Even though Robert Holmes began shadowing Terrance Dicks in Season Eleven in preparation for taking over the script editor duties, the scripts commissioned for Season Twelve were largely chosen by Dicks and Barry Letts, as was customary due to the lead time needed to set up a season. But while he didn't choose the authors or select their remits entirely on his own, Holmes did have to edit the scripts once they began coming in. 

Initially, John Lucarotti was supposed to write this story, set aboard a space station. Lucarotti had been one of the best writers of the Hartnell era, providing top notch scripts for classics like Marco Polo and The Aztecs. But the scripts he provided here were not suitable for a variety of reasons, and Lucarotti's unavailability forced Holmes to do a page one re-write.

And thank heavens for that, because it's hard to believe Lucarotti would have come up with the flawless and brilliant script that is The Ark in Space. Holmes and new producer Philip Hinchcliffe had already began to discuss their aim of bringing a darker, more sophisticated, slightly scarier version of Doctor Who to the screen, and it's easy to see this story as a bold and masterful declaration of the new direction in which the series was heading.

One of the smartest moves is the opening episode, in which the viewer explores the new setting through the eyes of the Doctor and his companions, who don't know where they are, what's going on, or if they're in any danger. Holmes wisely allows our three leads a huge amount of time to explore, interact (two out of three of them are basically new characters after all, and this moment of character development is welcome), and grow ever more tense at the situation they're in. When you take this amount of time to ratchet up the tension and the atmosphere, it greatly benefits in establishing the stakes and the horror of the story.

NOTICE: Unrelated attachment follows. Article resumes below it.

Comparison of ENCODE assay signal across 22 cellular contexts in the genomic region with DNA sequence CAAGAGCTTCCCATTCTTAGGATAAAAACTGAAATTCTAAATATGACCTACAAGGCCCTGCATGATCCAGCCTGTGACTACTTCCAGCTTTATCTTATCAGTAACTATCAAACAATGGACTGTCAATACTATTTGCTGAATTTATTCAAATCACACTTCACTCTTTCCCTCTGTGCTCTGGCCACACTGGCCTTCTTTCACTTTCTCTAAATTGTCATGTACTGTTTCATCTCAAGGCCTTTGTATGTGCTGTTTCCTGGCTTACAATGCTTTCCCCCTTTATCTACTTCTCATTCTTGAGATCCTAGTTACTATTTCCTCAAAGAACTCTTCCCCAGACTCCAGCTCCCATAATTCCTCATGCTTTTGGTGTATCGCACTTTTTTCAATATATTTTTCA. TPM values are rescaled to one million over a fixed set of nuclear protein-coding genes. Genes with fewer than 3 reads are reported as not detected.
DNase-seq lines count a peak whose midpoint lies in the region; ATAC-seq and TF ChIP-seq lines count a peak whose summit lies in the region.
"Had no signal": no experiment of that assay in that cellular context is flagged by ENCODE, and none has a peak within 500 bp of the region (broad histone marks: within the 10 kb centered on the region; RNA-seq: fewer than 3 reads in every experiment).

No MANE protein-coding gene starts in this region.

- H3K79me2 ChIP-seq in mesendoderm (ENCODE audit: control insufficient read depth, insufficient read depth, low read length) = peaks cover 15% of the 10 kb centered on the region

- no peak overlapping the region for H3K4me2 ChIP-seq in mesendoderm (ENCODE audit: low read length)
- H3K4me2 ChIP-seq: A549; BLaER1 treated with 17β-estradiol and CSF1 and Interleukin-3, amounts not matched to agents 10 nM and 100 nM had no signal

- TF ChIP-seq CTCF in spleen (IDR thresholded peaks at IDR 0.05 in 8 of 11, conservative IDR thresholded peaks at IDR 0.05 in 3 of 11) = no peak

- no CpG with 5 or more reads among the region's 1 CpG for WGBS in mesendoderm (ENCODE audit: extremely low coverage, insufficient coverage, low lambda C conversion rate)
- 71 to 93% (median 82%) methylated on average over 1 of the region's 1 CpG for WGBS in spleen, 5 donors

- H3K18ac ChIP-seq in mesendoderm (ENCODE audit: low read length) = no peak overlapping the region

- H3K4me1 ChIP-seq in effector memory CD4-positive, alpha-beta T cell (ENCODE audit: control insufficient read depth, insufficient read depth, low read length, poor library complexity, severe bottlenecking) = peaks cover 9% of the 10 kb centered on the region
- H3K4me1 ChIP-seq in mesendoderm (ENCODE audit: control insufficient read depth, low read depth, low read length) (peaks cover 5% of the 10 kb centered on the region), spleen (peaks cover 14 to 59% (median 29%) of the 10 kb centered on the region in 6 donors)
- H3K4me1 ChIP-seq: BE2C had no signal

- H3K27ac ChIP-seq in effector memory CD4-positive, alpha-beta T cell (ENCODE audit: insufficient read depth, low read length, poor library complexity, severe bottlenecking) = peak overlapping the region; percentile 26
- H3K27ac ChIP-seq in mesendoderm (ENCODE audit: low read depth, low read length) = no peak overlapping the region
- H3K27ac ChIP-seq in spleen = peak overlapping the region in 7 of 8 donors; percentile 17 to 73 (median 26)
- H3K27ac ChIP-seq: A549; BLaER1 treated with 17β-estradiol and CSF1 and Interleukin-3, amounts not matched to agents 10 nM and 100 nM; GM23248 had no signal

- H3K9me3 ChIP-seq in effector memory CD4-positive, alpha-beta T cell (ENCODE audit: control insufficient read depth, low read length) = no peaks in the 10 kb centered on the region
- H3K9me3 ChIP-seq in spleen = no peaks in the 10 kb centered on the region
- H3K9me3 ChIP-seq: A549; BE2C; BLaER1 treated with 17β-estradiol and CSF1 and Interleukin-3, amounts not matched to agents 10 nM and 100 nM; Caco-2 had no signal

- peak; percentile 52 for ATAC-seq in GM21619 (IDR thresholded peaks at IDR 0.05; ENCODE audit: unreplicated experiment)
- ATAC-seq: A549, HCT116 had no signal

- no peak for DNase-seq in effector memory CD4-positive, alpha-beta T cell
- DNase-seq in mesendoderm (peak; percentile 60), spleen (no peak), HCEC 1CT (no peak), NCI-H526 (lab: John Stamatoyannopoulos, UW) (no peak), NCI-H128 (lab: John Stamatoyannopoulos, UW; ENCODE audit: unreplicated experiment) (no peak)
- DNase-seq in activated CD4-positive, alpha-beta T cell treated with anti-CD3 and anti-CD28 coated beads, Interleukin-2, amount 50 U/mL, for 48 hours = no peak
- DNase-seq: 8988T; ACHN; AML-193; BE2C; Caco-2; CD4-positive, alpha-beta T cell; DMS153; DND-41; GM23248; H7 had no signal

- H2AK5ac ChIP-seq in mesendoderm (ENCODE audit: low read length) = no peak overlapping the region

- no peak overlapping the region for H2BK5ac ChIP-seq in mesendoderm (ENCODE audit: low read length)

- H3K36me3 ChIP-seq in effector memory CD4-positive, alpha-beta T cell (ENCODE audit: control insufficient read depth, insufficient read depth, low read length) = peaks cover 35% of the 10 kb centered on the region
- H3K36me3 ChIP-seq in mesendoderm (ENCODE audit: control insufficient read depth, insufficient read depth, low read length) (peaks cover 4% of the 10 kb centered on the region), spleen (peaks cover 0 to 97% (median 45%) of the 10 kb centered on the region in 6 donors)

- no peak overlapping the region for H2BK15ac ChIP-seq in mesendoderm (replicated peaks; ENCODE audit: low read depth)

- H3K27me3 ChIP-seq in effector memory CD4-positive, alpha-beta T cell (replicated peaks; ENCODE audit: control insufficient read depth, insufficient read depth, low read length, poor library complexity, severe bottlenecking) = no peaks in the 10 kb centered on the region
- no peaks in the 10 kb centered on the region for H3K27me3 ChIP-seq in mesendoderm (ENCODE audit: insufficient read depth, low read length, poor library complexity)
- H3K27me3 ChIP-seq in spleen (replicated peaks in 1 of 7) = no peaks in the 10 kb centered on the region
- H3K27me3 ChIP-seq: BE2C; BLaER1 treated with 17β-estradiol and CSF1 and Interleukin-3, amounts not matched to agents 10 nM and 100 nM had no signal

And the threat itself is also new. In the more recent Doctor Who stories, the threats had been scary, but more as rampaging monsters. The show was a creature feature in many ways, and it was a brilliant one. But The Ark in Space's horror comes from an existential place. It isn't that the Wirrn are monsters coming to conquer or kill, but they are coming to subsume us. They are coming to overwrite our humanity with something alien and incomprehensible, brilliantly depicted in Noah's plight.